Author(s): Barron, J. (ed.)
In: Nairobi: UNEP. Report prepared for UNEP by Stockholm Environment Institute.
Link to SEI author:
Rainwater harvesting: a lifeline for human well-being
This report explores the potential for rainwater harvesting to improve human well-being while protecting the environment.
Rainfall and soil water are fundamental parts of terrestrial and aquatic ecosystems. The availability and quality of water determines ecosystem productivity, both for agricultural and natural systems. There is increasing demand on water resources for development whilst maintaining healthy ecosystems, which put water resources under pressure. Ecosystem services suffer when rain and soil water becomes scarce due to changes from wet to dry seasons, or during within-seasonal droughts. Climate change, demand for development and environmental degradation add to these pressures so that future challenges to sustain our ecosystems are escalating.
Rainwater harvesting provides opportunities to support development and human well-being without undermining ecosystem services. Rainwater harvesting can involve a wide variety of interventions to use rainfall through collection and storage, either in soil or in man-made dams, tanks or containers, to bridge dry spells and droughts. The effect is increased retention of water in the landscape, enabling management and use of water for multiple purposes.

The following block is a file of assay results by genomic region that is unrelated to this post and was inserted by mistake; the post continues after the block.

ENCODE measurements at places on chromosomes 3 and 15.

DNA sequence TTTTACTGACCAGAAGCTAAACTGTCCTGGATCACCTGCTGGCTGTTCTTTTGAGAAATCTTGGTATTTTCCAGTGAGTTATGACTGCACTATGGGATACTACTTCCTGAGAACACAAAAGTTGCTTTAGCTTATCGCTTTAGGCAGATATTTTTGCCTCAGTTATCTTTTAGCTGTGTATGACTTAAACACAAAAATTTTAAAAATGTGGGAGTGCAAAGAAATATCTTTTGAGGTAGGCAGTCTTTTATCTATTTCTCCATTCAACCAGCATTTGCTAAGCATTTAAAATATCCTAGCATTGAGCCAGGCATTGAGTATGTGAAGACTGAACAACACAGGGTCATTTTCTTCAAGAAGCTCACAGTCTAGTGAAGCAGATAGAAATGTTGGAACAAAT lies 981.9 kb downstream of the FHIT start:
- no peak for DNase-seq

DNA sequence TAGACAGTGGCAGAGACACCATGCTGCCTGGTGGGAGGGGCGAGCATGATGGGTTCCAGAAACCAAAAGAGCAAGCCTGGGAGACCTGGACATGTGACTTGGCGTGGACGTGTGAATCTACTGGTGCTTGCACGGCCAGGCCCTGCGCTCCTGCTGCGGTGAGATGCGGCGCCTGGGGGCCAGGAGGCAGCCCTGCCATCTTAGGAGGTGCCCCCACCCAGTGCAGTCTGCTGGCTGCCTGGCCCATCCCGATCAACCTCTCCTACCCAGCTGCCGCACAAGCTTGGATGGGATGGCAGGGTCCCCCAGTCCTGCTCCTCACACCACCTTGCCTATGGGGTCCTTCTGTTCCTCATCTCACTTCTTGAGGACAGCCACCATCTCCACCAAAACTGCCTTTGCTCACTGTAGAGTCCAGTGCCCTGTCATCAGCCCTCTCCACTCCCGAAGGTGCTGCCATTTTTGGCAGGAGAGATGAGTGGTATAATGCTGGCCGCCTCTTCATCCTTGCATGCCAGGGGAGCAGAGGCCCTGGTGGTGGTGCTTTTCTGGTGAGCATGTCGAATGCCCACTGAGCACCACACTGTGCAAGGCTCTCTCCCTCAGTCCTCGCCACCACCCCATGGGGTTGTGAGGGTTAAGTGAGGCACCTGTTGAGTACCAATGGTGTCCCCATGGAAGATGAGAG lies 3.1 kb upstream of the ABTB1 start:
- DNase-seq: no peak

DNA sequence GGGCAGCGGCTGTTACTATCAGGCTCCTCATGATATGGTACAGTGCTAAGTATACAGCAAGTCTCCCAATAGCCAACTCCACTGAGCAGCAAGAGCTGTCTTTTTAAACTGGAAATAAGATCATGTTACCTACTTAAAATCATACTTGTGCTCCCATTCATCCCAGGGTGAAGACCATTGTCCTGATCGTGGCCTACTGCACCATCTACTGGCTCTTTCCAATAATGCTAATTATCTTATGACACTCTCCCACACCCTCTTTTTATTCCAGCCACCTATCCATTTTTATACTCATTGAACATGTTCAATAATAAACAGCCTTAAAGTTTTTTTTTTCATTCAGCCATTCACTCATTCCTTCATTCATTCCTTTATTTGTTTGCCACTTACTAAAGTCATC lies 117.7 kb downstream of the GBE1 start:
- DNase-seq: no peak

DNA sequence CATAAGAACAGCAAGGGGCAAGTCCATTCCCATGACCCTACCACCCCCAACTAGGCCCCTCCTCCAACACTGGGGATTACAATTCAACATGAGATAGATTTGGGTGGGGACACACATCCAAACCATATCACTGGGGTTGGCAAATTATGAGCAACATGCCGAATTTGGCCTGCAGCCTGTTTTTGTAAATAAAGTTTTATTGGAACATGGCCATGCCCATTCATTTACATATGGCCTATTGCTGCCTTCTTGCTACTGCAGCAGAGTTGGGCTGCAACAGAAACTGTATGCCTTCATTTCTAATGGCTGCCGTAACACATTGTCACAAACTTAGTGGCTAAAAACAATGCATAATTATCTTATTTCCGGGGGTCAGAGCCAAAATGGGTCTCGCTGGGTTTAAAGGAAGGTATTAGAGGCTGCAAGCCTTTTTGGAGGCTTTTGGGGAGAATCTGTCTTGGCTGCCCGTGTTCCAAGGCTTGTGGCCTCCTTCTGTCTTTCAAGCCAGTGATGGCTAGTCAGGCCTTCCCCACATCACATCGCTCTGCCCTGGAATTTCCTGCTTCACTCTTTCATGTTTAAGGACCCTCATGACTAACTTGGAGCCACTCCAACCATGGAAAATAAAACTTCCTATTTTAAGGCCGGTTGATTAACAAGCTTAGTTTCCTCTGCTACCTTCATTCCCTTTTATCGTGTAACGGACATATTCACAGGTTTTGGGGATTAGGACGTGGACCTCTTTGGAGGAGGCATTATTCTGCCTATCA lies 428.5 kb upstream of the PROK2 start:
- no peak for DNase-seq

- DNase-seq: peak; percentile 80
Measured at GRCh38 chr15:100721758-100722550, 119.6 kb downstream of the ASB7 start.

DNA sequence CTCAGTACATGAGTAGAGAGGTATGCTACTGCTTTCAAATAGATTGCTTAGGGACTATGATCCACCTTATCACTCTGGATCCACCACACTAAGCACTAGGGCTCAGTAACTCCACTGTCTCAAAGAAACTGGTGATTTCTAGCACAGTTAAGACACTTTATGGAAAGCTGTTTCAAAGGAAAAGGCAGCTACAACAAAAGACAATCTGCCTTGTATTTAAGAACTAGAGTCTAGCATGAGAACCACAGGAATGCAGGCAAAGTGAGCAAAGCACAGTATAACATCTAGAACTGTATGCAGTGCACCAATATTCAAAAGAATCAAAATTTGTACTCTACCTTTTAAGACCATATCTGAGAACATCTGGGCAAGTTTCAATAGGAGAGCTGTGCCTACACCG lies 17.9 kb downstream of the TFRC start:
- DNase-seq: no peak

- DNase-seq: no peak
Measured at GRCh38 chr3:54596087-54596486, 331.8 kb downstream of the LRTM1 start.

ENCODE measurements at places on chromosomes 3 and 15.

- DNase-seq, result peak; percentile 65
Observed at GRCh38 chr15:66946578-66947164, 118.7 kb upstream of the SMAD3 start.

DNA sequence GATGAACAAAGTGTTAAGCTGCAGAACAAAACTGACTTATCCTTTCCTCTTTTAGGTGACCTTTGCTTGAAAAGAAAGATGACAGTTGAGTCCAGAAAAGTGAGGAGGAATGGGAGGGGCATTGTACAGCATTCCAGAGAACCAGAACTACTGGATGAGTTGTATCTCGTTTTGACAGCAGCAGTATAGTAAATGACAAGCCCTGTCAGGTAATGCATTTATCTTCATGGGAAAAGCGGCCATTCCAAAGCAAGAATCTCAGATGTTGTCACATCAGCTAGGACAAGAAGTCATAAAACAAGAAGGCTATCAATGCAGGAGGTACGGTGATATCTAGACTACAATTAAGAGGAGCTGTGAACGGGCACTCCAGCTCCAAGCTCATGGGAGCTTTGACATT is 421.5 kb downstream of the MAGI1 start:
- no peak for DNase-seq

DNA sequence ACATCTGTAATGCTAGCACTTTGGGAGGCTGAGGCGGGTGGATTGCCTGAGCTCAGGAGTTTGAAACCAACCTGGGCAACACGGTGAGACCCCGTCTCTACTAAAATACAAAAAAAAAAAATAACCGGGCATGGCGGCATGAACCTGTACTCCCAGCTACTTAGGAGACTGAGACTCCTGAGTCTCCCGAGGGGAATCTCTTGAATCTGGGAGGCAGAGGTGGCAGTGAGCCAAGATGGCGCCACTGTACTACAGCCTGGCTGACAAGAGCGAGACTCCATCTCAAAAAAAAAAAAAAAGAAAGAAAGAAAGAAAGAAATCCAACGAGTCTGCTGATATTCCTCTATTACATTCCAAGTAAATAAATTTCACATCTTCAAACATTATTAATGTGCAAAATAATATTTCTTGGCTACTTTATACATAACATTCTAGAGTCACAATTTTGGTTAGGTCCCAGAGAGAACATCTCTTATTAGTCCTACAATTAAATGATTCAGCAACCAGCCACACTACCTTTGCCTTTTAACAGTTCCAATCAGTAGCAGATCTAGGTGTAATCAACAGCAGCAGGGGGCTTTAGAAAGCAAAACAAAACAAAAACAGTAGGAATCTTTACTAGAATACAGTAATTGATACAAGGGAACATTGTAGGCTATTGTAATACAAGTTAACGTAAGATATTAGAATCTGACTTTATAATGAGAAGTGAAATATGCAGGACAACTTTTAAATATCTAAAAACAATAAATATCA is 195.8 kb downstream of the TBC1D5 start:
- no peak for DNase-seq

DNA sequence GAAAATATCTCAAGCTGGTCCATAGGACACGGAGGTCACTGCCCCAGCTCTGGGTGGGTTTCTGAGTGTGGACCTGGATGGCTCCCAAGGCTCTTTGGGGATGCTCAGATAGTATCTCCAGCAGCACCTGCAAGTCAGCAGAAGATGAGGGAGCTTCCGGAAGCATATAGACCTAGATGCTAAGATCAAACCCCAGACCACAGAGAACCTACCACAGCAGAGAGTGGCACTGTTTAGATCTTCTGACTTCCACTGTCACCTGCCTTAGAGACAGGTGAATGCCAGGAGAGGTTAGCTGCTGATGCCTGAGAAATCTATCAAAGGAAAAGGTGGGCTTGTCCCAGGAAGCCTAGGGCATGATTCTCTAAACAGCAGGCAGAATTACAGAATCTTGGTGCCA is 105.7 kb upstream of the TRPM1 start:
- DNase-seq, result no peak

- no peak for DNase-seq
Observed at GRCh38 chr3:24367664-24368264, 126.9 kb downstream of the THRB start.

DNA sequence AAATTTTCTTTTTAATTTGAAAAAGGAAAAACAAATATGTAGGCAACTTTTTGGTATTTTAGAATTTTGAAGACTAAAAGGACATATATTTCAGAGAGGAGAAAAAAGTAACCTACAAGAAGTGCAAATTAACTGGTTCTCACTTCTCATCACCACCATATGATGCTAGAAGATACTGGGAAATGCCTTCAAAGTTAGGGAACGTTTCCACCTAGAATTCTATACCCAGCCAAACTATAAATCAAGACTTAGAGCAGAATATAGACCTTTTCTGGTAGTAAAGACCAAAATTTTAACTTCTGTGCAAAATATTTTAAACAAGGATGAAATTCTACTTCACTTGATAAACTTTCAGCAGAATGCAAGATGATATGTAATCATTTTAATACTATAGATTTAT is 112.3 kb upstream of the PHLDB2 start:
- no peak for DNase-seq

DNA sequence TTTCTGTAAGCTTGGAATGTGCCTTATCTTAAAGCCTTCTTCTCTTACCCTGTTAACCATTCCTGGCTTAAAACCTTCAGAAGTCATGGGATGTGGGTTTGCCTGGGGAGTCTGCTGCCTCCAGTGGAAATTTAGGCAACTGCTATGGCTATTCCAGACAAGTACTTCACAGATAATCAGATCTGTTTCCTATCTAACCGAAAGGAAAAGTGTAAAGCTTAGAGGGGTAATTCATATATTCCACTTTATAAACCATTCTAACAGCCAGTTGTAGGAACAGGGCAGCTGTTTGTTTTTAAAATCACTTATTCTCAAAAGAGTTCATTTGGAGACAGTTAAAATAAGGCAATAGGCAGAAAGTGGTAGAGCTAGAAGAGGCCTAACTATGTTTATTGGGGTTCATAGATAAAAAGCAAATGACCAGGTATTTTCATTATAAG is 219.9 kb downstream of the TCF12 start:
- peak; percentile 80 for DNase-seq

This report explores the potential for greater use of rainwater harvesting, including the role of small-scale, decentralized rainfall harvesting and storage in integrated water resource management. It also examines in which specific contexts rainwater harvesting might create synergies between good ecosystems management and human well-being.
The report was prepared jointly for the World Water Forum by the United Nations Environment Programme (UNEP) and SEI.